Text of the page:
New Mexico’s Public Education Department is working on a plan to implement the Every Student Succeeds Act, and held the last of a series of regional meetings Tuesday in Las Cruces to get input from various stakeholders.
New Mexico First helped facilitate regional meetings for New Mexico’s Public Education Department. Pamela Blackwell, Economic Policy Director for New Mexico First says town halls are important to hear from stakeholders.
“They are meant to solicit input from the public,” Blackwell said. “Teachers, administrators, parents, families, business leaders, on how to best implement the Every Student Succeeds Act, and what we can do to implement that for each community.”
David Morales, a Las Cruces Teacher and New Mexico’s 2016 Teacher of the Year everyone in the community should have a voice.
“I think this is an important first step,” Morales said. “I think if the Public Education Department takes this and back and listens to all the contributors, I think they can see a good swath of who their stakeholders are.”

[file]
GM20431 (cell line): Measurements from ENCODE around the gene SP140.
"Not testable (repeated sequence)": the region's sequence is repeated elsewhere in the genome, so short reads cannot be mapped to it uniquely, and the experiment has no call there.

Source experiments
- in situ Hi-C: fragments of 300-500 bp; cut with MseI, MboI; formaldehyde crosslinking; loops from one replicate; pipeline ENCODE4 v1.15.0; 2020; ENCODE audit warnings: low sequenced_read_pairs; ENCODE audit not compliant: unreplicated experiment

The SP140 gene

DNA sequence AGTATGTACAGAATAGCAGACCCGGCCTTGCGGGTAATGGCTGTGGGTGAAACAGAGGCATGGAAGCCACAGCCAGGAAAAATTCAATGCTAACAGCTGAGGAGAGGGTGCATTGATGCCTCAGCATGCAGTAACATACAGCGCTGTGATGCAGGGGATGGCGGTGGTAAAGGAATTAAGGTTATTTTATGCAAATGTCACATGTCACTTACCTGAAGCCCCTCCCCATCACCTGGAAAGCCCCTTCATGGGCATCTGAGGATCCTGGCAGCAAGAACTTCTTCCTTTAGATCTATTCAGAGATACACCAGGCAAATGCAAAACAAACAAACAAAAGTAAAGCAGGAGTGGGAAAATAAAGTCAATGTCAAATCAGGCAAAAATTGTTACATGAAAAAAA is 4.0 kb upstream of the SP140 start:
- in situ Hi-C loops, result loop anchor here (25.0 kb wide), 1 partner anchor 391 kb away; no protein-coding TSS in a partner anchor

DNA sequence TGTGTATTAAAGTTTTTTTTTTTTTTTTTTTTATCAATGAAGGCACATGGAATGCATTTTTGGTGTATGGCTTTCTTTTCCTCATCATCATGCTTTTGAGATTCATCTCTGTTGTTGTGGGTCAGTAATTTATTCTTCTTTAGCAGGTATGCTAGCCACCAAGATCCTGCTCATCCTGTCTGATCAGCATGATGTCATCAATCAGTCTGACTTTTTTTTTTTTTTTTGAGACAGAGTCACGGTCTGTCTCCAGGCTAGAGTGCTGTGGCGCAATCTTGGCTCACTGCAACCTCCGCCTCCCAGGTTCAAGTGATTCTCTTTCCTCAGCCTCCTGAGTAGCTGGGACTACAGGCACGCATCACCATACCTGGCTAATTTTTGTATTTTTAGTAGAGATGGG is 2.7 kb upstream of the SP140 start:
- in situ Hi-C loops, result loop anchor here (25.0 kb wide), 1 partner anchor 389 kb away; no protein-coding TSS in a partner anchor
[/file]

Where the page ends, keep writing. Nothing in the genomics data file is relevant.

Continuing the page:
As a teacher, Morales wants to see more time spent finding innovative ways to educate.
“I’d like to see teachers have a little bit more autonomy,” Morales said. “And also have a little more time to plan and collaborate with their peers, so that we can develop fuller more richer lessons for our kids.”
Teresa Tenorio says she’d like to see better communication with parents, and had trouble finding information for this meeting.
“I feel like the information isn’t mainstreamed,” Tenorio said. “It’s difficult to access, they wanted us to register, and when I did it didn’t show up. I think that’s very intimidating to parents.”
Tenorio says she’s also concerned about the amount of testing her young daughter has to take.
“As the parent of a first grader,” Tenorio said. “They’re already starting testing in grades K-3, and that a lot of parents don’t even know how often that it, and that it’s become a culture that probably turns the kids off to what they’re real interests are.”
Pamela Blackwell with New Mexico First says they’ve heard many similar concerns across the state.
“There are a lot of similar concerns,” Blackwell said. “As far as teacher evaluations, and how those are communicated, and how to best use those to inform instruction. That’s a huge piece. Also, parents and student support, how to help further engage parents in the education process and how to help guide their students. Also coursework, there has been more of an emphasis in these meeting on vocational education, as a key to student success.”
Blackwell says in addition to concerns they also heard innovative solutions.